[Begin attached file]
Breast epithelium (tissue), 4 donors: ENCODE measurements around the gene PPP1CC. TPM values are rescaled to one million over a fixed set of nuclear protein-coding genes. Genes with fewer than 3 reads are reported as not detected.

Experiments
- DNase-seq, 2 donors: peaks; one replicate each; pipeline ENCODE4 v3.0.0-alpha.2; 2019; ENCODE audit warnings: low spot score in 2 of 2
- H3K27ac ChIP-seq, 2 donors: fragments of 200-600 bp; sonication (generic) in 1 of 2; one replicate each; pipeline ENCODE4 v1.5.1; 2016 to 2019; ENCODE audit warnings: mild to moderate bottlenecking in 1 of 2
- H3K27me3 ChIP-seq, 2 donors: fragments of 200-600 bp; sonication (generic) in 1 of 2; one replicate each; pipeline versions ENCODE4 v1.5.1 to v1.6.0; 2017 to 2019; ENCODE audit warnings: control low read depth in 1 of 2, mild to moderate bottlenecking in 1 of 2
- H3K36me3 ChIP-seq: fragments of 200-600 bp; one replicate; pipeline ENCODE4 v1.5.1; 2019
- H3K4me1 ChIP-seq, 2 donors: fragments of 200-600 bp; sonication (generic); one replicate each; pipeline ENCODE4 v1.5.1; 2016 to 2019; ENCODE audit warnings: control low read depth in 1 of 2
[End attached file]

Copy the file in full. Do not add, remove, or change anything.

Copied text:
Breast epithelium (tissue), 4 donors: ENCODE measurements around the gene PPP1CC. TPM values are rescaled to one million over a fixed set of nuclear protein-coding genes. Genes with fewer than 3 reads are reported as not detected.

Experiments
- DNase-seq, 2 donors: peaks; one replicate each; pipeline ENCODE4 v3.0.0-alpha.2; 2019; ENCODE audit warnings: low spot score in 2 of 2
- H3K27ac ChIP-seq, 2 donors: fragments of 200-600 bp; sonication (generic) in 1 of 2; one replicate each; pipeline ENCODE4 v1.5.1; 2016 to 2019; ENCODE audit warnings: mild to moderate bottlenecking in 1 of 2
- H3K27me3 ChIP-seq, 2 donors: fragments of 200-600 bp; sonication (generic) in 1 of 2; one replicate each; pipeline versions ENCODE4 v1.5.1 to v1.6.0; 2017 to 2019; ENCODE audit warnings: control low read depth in 1 of 2, mild to moderate bottlenecking in 1 of 2
- H3K36me3 ChIP-seq: fragments of 200-600 bp; one replicate; pipeline ENCODE4 v1.5.1; 2019
- H3K4me1 ChIP-seq, 2 donors: fragments of 200-600 bp; sonication (generic); one replicate each; pipeline ENCODE4 v1.5.1; 2016 to 2019; ENCODE audit warnings: control low read depth in 1 of 2